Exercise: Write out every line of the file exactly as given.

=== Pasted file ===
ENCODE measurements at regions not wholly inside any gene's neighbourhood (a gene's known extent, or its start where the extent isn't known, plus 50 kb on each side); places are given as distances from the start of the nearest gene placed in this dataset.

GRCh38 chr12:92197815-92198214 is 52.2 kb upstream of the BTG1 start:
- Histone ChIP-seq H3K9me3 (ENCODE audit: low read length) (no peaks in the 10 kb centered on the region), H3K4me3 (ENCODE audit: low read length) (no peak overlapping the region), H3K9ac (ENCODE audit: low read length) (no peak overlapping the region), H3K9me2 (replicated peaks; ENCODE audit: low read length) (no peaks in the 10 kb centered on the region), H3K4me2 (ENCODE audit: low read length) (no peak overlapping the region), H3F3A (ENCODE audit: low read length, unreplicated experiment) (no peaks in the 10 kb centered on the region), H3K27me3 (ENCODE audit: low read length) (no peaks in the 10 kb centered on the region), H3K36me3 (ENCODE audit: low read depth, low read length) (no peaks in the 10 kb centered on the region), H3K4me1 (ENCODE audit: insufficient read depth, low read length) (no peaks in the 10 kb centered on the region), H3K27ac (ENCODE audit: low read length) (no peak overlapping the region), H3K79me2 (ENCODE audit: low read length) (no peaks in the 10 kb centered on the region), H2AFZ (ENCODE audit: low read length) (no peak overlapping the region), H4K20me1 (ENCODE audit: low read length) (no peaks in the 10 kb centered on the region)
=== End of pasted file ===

ENCODE measurements at regions not wholly inside any gene's neighbourhood (a gene's known extent, or its start where the extent isn't known, plus 50 kb on each side); places are given as distances from the start of the nearest gene placed in this dataset.

GRCh38 chr12:92197815-92198214 is 52.2 kb upstream of the BTG1 start:
- Histone ChIP-seq H3K9me3 (ENCODE audit: low read length) (no peaks in the 10 kb centered on the region), H3K4me3 (ENCODE audit: low read length) (no peak overlapping the region), H3K9ac (ENCODE audit: low read length) (no peak overlapping the region), H3K9me2 (replicated peaks; ENCODE audit: low read length) (no peaks in the 10 kb centered on the region), H3K4me2 (ENCODE audit: low read length) (no peak overlapping the region), H3F3A (ENCODE audit: low read length, unreplicated experiment) (no peaks in the 10 kb centered on the region), H3K27me3 (ENCODE audit: low read length) (no peaks in the 10 kb centered on the region), H3K36me3 (ENCODE audit: low read depth, low read length) (no peaks in the 10 kb centered on the region), H3K4me1 (ENCODE audit: insufficient read depth, low read length) (no peaks in the 10 kb centered on the region), H3K27ac (ENCODE audit: low read length) (no peak overlapping the region), H3K79me2 (ENCODE audit: low read length) (no peaks in the 10 kb centered on the region), H2AFZ (ENCODE audit: low read length) (no peak overlapping the region), H4K20me1 (ENCODE audit: low read length) (no peaks in the 10 kb centered on the region)